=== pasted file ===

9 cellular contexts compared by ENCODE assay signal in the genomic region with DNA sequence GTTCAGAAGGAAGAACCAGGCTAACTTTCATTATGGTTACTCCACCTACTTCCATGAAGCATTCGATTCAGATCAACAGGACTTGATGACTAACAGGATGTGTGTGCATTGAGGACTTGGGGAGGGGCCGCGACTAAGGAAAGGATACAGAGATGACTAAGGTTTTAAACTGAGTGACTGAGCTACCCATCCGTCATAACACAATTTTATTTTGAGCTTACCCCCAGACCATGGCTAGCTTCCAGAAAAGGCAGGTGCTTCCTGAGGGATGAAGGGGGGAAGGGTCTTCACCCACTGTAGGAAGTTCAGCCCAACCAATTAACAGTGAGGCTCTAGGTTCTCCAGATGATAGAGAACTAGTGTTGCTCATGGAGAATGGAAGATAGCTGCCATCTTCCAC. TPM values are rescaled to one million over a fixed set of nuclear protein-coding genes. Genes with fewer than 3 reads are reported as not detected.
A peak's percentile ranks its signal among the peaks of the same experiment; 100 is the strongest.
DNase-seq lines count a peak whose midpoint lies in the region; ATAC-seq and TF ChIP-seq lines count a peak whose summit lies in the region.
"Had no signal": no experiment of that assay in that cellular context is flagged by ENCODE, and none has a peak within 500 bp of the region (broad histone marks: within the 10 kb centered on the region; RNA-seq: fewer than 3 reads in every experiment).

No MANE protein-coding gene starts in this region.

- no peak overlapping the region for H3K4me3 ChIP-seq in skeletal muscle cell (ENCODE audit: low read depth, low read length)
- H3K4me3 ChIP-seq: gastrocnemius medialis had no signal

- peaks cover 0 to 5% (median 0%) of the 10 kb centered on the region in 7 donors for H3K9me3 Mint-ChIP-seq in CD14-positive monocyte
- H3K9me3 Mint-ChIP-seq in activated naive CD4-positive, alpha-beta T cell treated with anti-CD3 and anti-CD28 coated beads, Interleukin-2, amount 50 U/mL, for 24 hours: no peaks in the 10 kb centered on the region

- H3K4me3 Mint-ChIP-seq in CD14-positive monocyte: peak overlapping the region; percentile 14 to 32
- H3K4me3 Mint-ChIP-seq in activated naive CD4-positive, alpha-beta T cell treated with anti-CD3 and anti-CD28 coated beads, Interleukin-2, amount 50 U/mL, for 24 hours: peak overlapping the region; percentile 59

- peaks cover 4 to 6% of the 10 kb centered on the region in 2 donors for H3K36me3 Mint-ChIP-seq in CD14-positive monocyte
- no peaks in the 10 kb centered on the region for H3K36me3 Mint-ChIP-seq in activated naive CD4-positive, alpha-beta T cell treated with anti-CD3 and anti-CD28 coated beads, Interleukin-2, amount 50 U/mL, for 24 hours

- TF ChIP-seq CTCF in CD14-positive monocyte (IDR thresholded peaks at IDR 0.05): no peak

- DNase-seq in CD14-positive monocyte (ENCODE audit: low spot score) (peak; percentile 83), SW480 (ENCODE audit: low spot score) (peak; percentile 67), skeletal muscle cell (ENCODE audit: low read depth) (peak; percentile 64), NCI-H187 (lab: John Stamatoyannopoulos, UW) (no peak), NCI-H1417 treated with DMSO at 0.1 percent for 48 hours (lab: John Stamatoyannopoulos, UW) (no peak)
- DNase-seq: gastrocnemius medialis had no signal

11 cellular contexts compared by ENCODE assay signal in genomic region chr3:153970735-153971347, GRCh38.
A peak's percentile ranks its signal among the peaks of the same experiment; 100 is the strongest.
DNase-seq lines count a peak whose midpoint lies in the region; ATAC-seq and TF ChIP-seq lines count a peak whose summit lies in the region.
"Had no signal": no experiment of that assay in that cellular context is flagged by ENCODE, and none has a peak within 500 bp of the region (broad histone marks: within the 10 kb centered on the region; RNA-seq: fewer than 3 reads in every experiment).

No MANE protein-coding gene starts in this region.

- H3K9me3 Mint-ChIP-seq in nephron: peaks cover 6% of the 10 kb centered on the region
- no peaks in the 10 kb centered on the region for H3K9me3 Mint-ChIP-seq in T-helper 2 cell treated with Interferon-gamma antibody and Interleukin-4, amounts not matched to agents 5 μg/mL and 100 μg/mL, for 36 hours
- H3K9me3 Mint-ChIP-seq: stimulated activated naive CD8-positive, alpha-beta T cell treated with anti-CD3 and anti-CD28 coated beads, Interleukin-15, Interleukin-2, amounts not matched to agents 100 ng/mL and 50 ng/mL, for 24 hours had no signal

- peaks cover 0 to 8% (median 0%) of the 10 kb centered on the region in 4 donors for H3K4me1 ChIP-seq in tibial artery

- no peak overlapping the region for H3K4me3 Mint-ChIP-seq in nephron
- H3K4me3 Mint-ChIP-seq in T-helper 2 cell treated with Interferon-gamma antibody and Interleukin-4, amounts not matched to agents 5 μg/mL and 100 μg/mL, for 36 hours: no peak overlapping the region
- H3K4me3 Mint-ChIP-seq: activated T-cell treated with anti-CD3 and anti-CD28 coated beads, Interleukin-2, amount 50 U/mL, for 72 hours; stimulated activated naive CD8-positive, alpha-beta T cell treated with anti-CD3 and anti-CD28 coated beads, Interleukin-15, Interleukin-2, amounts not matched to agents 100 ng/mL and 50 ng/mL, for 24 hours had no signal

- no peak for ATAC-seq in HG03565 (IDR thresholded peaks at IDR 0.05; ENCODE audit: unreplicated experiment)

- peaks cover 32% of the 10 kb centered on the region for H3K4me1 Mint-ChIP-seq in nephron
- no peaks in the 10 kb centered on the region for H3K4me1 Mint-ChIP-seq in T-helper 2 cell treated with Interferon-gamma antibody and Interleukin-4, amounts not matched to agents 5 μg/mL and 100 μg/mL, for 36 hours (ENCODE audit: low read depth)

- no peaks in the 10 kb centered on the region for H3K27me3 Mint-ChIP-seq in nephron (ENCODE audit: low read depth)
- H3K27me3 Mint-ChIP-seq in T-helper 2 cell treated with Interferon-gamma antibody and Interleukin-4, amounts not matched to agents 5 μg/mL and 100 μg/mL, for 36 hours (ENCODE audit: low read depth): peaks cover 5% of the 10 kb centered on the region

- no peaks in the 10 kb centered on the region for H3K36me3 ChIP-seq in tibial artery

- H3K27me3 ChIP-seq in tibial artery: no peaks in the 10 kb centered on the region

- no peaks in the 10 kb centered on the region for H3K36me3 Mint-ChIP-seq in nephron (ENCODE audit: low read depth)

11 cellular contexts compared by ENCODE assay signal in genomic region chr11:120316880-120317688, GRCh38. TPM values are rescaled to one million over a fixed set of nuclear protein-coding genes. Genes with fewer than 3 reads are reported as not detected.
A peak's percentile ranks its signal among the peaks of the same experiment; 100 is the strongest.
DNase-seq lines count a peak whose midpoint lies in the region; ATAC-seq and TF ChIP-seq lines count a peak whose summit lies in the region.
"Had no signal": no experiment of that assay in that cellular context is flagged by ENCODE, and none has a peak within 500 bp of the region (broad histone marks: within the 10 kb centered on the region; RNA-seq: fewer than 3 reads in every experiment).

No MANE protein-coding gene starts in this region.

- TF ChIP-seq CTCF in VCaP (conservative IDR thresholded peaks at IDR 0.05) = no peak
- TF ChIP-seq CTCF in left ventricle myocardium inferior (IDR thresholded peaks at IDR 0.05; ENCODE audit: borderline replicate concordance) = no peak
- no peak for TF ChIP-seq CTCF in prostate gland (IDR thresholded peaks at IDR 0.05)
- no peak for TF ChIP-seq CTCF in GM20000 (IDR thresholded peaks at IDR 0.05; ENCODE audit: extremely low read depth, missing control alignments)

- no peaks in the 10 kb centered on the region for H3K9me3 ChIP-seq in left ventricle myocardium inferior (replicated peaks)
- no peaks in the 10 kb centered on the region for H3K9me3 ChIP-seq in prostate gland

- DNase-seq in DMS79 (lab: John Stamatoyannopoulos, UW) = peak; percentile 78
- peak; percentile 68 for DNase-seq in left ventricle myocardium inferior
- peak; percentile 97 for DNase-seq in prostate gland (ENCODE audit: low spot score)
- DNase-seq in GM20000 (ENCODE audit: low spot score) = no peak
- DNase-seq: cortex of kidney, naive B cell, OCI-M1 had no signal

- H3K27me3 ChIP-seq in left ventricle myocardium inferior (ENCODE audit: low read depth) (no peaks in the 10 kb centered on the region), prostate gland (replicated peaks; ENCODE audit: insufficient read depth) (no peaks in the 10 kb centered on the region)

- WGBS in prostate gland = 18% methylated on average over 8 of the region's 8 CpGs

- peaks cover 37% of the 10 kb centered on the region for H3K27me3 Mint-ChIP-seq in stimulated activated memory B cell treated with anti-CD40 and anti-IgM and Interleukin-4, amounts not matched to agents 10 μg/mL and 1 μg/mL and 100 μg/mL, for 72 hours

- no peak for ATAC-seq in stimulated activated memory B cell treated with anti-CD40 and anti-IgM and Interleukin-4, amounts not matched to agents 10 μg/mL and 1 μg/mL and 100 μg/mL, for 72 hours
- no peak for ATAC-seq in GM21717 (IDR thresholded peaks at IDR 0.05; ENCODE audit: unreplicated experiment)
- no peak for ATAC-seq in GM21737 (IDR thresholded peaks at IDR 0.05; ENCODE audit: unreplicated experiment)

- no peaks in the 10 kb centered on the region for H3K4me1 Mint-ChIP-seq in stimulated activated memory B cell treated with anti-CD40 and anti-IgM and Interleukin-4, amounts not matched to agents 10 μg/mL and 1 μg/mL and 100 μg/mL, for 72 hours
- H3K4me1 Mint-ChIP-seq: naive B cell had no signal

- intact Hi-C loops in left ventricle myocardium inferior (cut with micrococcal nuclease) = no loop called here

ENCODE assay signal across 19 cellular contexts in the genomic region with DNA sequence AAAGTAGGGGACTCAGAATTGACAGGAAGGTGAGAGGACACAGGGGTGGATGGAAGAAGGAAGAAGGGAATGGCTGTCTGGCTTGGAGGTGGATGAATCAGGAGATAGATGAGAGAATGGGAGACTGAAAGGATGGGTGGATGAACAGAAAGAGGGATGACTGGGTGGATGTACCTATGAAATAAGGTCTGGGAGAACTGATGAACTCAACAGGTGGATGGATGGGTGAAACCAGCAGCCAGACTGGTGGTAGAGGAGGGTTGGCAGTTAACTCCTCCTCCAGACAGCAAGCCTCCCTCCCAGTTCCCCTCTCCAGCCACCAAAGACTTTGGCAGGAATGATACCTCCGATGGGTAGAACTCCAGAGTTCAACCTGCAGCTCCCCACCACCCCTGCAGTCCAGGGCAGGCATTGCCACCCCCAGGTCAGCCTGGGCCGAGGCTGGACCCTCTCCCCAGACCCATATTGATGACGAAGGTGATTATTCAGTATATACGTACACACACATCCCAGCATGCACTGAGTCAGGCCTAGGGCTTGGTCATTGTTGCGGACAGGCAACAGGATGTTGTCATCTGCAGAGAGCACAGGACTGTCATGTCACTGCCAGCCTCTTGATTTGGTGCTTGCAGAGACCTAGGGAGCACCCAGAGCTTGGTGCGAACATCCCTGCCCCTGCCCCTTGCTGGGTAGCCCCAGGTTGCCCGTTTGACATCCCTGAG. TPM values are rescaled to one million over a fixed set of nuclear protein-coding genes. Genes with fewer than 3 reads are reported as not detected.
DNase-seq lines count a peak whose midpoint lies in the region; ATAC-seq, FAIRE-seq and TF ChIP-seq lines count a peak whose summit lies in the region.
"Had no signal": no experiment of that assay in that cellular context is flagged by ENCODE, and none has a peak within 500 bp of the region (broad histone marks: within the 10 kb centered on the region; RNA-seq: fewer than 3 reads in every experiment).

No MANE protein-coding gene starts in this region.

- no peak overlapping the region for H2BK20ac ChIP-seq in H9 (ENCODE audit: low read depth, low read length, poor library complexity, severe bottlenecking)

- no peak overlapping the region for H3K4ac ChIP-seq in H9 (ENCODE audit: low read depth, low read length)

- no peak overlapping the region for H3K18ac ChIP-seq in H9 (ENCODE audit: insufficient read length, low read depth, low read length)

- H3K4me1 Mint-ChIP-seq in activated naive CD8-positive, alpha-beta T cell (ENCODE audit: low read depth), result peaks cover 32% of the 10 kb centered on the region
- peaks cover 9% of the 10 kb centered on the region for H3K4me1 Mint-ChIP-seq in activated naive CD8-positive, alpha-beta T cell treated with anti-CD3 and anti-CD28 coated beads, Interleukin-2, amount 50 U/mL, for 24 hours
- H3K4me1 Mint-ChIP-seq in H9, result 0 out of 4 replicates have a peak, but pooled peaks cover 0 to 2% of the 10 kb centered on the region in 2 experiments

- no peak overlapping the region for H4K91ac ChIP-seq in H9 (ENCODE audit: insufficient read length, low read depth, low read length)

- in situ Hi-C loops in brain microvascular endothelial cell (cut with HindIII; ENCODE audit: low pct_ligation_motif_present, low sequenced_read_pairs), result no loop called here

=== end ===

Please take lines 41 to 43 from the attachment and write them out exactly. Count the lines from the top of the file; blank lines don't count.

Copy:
No MANE protein-coding gene starts in this region.

- TF ChIP-seq CTCF in VCaP (conservative IDR thresholded peaks at IDR 0.05) = no peak
- TF ChIP-seq CTCF in left ventricle myocardium inferior (IDR thresholded peaks at IDR 0.05; ENCODE audit: borderline replicate concordance) = no peak